Even before the turmoil in the east erupted, the economy was forecast to shrink by three percent – an optimistic projection. If it contracts more than that, then even with the IMF package Ukraine could struggle to repay debts and could be forced by its biggest creditor, Russia, into technical default on its loans.

With hourly average wages likely to decline by at least 15 percent this year, Ukraine’s minister for economic development, Pavlo Sheremeta, is pushing for an expansion of the tax base which he hopes will make the tax system simple and efficient.

“We need to make it easy and simple for companies to complete their tax returns,” he said. “That way more money will come into government coffers.”

Speaking to reporters in Kyiv last week, the U.S.-educated Sheremeta said his priorities include deregulation, cutting burdensome bureaucracy and tackling corruption. He also hopes to make Ukraine a place where foreigners will want to invest and where they can rely on the rule of law.

He said that Ukraine is being handed a good opportunity by the European Union, which ahead of a formal economic association agreement slated for November, is lifting import barriers for many Ukrainian goods.

“This is a unique opportunity for Ukrainian companies,” he said.

You May Like

Photogallery Snowstorm Sweeps Northeastern US

'This is nothing like we feared it would be,' New York City Mayor Bill de Blasio says; he had earlier warned storm could be one of worst the city has ever faced More

Millions of Displaced Nigerians Struggle With Daily Existence

Government acknowledges over a million people displaced in 2014 due to fight against Boko Haram insurgency More

Facebook: Internal Error to Blame for Outages

Temporary outage appeared to spill over and temporarily slow or block traffic to other major Internet sites More

This forum has been closed.
Comment Sorting
Comments
     
by: Doug from: Australia
April 24, 2014 10:48 AM
Yanukovich was seeking an emergency loan from Russia who offered to lend 15 billion. why would ukraine leaders allow someone to embezzle its countries gold and disappear it's loans then beg another country for money because they're broke. Where are the witnesses, the investigations, any form of evidence. Sorry but the facts displayed in this story have no evidence to support it.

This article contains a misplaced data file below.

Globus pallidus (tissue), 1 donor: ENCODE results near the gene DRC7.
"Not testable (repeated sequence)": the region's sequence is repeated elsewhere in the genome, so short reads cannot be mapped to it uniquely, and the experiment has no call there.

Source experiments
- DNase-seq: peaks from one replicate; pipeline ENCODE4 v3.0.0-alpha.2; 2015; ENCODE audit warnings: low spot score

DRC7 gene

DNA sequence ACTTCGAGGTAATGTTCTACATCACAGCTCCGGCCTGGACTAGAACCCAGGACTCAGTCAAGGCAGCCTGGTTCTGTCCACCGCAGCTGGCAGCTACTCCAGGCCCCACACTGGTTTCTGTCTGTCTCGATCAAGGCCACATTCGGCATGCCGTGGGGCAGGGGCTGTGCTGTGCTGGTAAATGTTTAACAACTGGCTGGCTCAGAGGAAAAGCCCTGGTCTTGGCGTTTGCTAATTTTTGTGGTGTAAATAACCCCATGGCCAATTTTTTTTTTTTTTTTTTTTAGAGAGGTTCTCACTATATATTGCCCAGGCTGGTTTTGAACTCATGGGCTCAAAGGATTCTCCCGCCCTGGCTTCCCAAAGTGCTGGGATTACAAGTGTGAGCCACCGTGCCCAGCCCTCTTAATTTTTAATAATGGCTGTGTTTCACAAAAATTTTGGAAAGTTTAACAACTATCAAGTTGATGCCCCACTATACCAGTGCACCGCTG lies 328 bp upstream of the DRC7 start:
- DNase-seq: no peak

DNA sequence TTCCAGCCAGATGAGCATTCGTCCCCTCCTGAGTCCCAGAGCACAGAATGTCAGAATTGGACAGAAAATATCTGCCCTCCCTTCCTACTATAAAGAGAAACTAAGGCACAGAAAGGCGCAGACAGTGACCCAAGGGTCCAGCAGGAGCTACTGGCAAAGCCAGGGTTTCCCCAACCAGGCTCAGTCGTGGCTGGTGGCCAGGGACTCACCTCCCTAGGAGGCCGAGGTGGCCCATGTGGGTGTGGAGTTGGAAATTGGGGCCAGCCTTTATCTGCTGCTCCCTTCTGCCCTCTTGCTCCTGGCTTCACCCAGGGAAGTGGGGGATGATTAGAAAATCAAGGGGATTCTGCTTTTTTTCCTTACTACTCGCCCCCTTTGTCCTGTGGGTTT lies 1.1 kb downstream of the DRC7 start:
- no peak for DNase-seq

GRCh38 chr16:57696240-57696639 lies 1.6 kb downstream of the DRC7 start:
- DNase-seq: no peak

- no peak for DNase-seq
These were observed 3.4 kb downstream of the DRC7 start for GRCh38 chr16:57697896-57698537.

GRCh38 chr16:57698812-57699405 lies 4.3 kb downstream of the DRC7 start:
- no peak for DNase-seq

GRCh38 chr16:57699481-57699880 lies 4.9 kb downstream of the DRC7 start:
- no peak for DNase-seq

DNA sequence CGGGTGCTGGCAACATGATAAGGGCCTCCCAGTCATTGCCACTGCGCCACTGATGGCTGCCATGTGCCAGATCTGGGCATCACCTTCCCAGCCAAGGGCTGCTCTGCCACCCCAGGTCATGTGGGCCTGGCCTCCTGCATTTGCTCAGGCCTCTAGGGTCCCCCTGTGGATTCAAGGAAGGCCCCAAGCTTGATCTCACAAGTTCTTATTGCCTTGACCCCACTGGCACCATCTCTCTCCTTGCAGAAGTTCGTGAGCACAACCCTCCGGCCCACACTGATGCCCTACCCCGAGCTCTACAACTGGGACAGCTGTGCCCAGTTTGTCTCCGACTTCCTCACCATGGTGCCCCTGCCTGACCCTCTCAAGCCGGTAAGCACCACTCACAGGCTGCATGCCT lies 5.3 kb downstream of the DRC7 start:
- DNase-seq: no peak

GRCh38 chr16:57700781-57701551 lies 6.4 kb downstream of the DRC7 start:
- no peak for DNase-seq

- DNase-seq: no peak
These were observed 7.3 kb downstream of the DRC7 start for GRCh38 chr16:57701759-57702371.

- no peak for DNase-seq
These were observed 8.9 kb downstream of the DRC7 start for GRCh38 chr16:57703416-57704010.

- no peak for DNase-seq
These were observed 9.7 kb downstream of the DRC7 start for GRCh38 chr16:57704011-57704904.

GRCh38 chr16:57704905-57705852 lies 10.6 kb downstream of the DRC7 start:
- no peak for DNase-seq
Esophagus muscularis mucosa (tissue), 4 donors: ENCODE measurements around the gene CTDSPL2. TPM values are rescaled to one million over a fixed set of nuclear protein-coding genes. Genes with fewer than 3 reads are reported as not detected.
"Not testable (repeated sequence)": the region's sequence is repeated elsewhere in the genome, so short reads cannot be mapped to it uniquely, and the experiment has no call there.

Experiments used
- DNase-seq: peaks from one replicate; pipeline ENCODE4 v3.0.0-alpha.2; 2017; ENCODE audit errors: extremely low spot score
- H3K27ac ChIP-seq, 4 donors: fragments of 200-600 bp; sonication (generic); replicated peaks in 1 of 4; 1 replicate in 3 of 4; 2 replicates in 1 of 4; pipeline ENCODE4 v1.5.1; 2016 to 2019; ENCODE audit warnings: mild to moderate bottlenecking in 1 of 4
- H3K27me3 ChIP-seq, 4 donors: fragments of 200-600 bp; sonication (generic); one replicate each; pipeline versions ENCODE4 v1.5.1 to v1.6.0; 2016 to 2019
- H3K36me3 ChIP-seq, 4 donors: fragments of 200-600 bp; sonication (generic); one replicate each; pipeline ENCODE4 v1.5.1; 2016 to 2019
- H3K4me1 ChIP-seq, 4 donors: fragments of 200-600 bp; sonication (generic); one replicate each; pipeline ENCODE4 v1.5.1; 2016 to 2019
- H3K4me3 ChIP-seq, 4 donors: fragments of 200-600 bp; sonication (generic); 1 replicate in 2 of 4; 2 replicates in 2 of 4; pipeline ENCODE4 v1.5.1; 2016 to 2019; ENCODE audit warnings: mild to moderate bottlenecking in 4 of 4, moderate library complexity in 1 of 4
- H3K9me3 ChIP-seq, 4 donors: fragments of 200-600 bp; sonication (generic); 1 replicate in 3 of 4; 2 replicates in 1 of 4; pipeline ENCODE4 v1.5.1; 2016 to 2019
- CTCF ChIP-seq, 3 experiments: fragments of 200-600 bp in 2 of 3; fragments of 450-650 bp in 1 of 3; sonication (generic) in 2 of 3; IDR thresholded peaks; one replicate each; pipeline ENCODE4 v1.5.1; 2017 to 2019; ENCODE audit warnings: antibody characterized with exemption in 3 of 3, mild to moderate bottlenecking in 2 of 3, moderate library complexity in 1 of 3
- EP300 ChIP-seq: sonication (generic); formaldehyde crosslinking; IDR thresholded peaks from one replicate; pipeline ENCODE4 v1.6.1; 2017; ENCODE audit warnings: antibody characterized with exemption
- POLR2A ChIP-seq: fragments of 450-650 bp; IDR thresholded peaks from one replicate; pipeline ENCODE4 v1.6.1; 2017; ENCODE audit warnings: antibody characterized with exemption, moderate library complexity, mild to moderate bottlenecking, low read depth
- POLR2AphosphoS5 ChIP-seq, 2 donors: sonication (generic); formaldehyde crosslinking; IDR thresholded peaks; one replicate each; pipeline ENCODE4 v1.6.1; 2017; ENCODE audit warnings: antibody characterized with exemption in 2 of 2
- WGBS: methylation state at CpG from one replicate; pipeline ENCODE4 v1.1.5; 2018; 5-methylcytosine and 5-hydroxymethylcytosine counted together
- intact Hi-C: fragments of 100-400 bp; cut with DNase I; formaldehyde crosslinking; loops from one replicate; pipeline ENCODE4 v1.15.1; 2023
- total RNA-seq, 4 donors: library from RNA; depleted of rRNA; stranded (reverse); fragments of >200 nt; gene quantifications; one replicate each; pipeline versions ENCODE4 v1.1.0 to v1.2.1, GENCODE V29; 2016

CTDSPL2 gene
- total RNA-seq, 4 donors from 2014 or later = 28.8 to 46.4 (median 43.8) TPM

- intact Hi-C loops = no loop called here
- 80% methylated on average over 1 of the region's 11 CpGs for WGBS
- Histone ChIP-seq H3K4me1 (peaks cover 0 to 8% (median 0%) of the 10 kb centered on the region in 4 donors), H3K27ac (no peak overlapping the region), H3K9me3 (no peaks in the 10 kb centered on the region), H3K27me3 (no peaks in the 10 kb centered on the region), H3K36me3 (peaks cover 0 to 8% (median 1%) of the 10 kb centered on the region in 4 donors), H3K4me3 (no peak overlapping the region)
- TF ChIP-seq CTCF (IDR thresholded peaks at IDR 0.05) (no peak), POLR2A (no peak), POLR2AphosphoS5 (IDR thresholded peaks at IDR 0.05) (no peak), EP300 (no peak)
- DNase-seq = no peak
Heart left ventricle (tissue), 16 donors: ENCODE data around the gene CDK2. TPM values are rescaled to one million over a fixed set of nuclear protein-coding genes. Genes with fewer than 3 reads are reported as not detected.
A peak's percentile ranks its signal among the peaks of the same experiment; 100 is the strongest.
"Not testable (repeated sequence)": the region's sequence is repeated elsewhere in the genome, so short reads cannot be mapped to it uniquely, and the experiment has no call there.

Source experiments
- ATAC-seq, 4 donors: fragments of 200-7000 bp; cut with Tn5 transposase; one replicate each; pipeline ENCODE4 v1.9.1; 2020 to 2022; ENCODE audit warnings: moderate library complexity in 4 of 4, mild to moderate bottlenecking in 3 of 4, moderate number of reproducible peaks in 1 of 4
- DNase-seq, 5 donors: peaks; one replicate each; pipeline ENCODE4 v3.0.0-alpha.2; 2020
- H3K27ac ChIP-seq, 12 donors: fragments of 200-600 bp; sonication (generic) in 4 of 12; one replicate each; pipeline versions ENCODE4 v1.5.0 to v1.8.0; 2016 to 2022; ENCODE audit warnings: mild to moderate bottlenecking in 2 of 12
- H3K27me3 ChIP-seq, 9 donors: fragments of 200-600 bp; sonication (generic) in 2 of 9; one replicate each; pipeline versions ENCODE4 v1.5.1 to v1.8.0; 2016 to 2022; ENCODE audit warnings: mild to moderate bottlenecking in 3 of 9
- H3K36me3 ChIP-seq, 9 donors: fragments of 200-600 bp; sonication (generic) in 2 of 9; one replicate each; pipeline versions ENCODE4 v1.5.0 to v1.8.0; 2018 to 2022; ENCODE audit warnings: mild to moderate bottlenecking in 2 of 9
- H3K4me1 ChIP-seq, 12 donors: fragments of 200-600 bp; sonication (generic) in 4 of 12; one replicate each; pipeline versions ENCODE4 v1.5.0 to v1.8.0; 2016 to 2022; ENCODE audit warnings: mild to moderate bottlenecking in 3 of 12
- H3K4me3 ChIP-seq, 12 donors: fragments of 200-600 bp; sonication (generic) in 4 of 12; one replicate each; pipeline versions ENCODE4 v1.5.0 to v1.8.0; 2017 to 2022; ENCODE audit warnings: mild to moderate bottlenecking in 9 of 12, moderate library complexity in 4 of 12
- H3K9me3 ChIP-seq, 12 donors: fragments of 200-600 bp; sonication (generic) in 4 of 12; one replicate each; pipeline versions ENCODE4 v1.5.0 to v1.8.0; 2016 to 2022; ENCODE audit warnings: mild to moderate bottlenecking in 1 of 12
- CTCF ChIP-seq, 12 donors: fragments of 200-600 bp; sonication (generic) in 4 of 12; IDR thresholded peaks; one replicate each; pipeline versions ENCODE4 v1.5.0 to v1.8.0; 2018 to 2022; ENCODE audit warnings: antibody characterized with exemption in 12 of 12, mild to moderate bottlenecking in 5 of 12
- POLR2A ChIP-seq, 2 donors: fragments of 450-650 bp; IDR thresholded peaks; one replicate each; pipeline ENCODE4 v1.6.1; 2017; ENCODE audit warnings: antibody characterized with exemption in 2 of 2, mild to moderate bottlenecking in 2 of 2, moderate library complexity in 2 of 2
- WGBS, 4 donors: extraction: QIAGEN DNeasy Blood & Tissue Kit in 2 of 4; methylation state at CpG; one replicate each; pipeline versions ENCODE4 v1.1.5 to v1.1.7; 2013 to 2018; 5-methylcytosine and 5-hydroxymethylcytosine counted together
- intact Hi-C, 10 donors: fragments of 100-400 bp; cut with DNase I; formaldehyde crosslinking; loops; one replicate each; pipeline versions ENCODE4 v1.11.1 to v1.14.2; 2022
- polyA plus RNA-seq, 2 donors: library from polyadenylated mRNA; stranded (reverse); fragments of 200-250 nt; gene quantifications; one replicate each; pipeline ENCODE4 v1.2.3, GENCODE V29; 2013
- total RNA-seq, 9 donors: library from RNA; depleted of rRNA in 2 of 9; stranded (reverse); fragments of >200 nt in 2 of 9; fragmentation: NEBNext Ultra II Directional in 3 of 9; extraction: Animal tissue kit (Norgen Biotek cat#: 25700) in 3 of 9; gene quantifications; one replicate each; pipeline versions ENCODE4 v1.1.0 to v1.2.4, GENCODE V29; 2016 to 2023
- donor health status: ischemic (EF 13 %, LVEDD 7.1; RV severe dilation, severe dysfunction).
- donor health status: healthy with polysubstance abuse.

Featured Videos

Your JavaScript is turned off or you have an old version of Adobe's Flash Player. Get the latest Flash player.
Obama Urges Closer Economic Ties During Historic India Visiti
X
Aru Pande
January 26, 2015 9:33 PM
U.S. President Barack Obama says the United States and India must do better to capitalize on untapped potential in their economic relationship - by removing some of the roadblocks to greater trade and investment. As VOA correspondent Aru Pande reports from New Delhi, Obama spoke after participating in India’s Republic Day celebration.
Video

Video Obama Urges Closer Economic Ties During Historic India Visit

U.S. President Barack Obama says the United States and India must do better to capitalize on untapped potential in their economic relationship - by removing some of the roadblocks to greater trade and investment. As VOA correspondent Aru Pande reports from New Delhi, Obama spoke after participating in India’s Republic Day celebration.
Video

Video US, EU Threaten New Russia Sanctions Over Ukraine

U.S. President Barack Obama has blamed Russia for an attack by Ukrainian separatists that left dozens dead in the port of Mariupol and cast further doubt on the viability of last year’s cease-fire with the Kyiv government. VOA’s Michael Bowman reports from Washington.
Video

Video White House Grapples With Yemen Counterterrorism Strategy

Reports say the U.S. has carried out a drone strike on suspected militants in Yemen, the first after President Barack Obama offered reassurances the U.S. is continuing its counterterrorism operations in the country. The future of those operations has been in question following the collapse last week of Yemen’s government. VOA White House correspondent Luis Ramirez reports.